NSString *exp64 = [[[[keyDoc rootElement] elementsForName:@"Exponent"] lastObject] stringValue];
    [keyDoc release];
    if(![mod64 length] || ![exp64 length]){
        @throw [NSException exceptionWithName:@"NSInvalidArgumentException" reason:@"Malformed public key xml." userInfo:nil];

    NSData *modBits = [base64 decode:mod64];
    NSData *expBits = [base64 decode:exp64];

    /* the following is my (bmosher) hack to hand-encode the mod and exp
     * into full DER encoding format, using the following as a guide:
     * http://luca.ntop.org/Teaching/Appunti/asn1.html
     * this is due to the unfortunate fact that the underlying API will
     * only accept this format (not the separate values)

    // 6 extra bytes for tags and lengths
    NSMutableData *fullKey = [[NSMutableData alloc] initWithLength:6+[modBits length]+[expBits length]];
    unsigned char *fullKeyBytes = [fullKey mutableBytes];
    unsigned int bytep = 0; // current byte pointer
    fullKeyBytes[bytep++] = 0x30;
    if(4+[modBits length]+[expBits length] >= 128){
        fullKeyBytes[bytep++] = 0x81;
        [fullKey increaseLengthBy:1];
    unsigned int seqLenLoc = bytep;
    fullKeyBytes[bytep++] = 4+[modBits length]+[expBits length];
    fullKeyBytes[bytep++] = 0x02;
    if([modBits length] >= 128){
        fullKeyBytes[bytep++] = 0x81;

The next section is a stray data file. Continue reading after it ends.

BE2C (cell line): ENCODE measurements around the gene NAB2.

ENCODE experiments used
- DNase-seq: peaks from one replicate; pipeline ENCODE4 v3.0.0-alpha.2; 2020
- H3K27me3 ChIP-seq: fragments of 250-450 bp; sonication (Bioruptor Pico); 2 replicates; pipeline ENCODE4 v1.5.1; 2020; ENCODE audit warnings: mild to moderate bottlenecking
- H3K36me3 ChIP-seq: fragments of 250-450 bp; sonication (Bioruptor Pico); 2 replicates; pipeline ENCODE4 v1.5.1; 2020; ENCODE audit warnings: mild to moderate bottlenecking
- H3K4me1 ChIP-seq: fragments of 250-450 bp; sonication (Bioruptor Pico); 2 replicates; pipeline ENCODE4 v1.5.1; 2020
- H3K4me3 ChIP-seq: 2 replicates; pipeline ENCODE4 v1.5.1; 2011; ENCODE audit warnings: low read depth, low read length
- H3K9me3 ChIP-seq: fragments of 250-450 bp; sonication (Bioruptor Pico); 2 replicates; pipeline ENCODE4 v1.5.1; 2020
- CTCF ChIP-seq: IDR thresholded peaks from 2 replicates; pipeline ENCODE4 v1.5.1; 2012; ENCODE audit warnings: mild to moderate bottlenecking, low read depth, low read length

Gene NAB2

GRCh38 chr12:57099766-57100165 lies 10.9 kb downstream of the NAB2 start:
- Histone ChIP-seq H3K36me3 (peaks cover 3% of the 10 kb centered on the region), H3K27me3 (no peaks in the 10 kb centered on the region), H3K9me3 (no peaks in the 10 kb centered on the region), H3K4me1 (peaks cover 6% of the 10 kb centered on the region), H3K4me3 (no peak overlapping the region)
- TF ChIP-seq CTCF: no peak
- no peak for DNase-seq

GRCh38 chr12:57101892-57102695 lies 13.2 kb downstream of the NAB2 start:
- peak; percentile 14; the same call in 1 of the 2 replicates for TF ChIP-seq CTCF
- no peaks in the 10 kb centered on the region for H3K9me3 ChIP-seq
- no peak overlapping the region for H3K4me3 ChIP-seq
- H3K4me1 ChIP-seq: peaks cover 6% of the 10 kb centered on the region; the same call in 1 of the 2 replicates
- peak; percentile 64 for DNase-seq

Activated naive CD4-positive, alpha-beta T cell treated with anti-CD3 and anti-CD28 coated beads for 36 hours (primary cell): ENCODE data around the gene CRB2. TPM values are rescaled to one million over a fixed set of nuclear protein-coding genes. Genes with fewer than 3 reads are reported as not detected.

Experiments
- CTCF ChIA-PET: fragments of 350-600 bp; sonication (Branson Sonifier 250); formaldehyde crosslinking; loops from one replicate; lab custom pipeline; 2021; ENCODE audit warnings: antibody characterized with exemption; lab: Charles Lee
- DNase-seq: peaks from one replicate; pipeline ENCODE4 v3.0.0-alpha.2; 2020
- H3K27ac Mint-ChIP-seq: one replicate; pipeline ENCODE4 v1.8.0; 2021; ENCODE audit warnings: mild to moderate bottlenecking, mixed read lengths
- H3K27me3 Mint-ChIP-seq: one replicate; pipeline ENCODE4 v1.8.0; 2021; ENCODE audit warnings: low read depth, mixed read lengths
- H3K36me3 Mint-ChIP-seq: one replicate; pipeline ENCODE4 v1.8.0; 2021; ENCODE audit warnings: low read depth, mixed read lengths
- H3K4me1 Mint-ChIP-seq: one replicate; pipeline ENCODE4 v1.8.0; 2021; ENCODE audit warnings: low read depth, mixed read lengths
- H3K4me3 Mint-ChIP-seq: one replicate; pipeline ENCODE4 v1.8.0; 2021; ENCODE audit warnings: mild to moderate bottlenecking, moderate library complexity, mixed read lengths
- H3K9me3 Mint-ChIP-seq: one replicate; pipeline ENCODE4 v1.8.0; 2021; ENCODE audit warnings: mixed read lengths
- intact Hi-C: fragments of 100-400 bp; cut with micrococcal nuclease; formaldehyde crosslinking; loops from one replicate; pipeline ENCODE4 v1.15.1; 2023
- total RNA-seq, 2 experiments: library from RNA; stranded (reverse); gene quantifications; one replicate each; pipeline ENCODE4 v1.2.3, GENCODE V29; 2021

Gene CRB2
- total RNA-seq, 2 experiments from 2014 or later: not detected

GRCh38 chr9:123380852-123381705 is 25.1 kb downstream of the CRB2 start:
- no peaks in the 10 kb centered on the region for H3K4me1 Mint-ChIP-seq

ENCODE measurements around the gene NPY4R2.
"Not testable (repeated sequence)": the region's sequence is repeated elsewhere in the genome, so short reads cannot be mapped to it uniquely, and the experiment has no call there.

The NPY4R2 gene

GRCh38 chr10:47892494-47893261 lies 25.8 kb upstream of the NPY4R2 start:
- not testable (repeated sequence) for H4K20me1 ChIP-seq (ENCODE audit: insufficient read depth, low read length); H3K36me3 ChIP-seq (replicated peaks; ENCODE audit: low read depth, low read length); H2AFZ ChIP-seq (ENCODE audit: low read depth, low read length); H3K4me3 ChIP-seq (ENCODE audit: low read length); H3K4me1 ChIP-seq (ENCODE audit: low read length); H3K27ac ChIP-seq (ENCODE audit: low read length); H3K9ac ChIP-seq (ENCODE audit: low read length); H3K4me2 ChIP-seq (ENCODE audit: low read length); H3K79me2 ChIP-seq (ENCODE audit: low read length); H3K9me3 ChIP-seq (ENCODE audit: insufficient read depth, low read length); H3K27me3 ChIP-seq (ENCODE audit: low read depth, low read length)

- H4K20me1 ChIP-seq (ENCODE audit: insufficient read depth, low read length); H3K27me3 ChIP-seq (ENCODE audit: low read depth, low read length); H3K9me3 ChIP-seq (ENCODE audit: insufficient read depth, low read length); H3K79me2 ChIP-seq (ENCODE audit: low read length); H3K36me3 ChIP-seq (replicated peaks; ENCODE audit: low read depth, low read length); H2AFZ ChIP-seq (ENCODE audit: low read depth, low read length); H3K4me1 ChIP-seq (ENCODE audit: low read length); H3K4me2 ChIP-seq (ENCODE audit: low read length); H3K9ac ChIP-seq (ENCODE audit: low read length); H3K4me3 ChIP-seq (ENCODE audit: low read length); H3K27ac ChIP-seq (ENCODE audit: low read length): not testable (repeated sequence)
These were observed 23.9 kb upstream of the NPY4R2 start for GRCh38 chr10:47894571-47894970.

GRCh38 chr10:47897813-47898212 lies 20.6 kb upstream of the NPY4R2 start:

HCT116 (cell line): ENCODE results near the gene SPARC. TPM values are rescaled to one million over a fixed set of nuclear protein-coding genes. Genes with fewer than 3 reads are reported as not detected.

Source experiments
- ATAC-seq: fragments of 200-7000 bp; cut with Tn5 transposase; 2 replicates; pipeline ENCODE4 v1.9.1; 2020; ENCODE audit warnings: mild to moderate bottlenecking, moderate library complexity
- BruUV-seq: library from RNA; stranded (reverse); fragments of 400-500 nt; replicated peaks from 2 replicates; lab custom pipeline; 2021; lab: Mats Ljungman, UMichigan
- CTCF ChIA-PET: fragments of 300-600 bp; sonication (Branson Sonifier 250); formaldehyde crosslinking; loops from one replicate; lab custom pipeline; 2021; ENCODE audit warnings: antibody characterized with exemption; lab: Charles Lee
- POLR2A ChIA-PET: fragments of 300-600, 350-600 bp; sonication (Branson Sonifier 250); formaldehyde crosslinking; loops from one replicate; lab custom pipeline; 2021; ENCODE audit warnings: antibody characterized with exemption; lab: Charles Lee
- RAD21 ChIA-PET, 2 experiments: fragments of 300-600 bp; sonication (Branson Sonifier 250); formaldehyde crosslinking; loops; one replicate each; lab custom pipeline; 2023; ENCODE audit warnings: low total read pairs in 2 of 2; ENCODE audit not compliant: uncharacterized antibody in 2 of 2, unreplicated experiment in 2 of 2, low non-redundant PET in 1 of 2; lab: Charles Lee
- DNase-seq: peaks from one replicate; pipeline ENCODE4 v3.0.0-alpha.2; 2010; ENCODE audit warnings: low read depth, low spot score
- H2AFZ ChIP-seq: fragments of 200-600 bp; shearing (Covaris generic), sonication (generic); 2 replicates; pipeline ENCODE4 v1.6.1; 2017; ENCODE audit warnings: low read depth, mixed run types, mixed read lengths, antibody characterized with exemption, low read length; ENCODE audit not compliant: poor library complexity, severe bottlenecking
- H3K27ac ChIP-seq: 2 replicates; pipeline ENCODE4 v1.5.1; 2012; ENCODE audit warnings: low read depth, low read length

[fullKey increaseLengthBy:1];
    fullKeyBytes[bytep++] = [modBits length];
    [modBits getBytes:&fullKeyBytes[bytep]];
    bytep += [modBits length];
    fullKeyBytes[bytep++] = 0x02;
    fullKeyBytes[bytep++] = [expBits length];
    [expBits getBytes:&fullKeyBytes[bytep++]];

    SecKeyRef publicKey = [[SecKeyWrapper sharedWrapper] addPeerPublicKey:kTempPublicKey keyBits:fullKey];
    [fullKey release];

    NSData *encrypted = [[SecKeyWrapper sharedWrapper] wrapSymmetricKey:data keyRef:publicKey];
    // remove temporary key from keystore
    [[SecKeyWrapper sharedWrapper] removePeerPublicKey:kTempPublicKey];

    return encrypted;
share|improve this answer
Be careful, though: if the length of the modulus (and thus, the whole sequence) exceeds 128 bytes (but is still < 256), you'll need a 0x81 byte in front of the LL. See section 3.1 of this document if you want to understand: luca.ntop.org/Teaching/Appunti/asn1.html –  Ben Mosher Mar 23 '11 at 17:43
do you have any sample code for the same? –  Miraaj Sep 3 '14 at 6:38
The 128 length check is included in the sample Obj-C code. –  Ben Mosher Sep 3 '14 at 12:13
Hi, May I ask what is base64PublicKey in your function input params? Why is it decoded and store into keyData, only to be initialised to an xml document again? into keydoc? –  iamdavidlam Oct 2 '14 at 8:52
IIRC, it was a base64-encoded XML document, from some .NET web service. (probably emitted from some call to RSA.ToXmlString(false)) I don't recall why it was base64'd; that happened upstream of my work. –  Ben Mosher Oct 2 '14 at 18:47

protected by Community Mar 29 '12 at 20:54

Thank you for your interest in this question. Because it has attracted low-quality answers, posting an answer now requires 10 reputation on this site.

Would you like to answer one of these unanswered questions instead?

Not the answer you're looking for? Browse other questions tagged or ask your own question.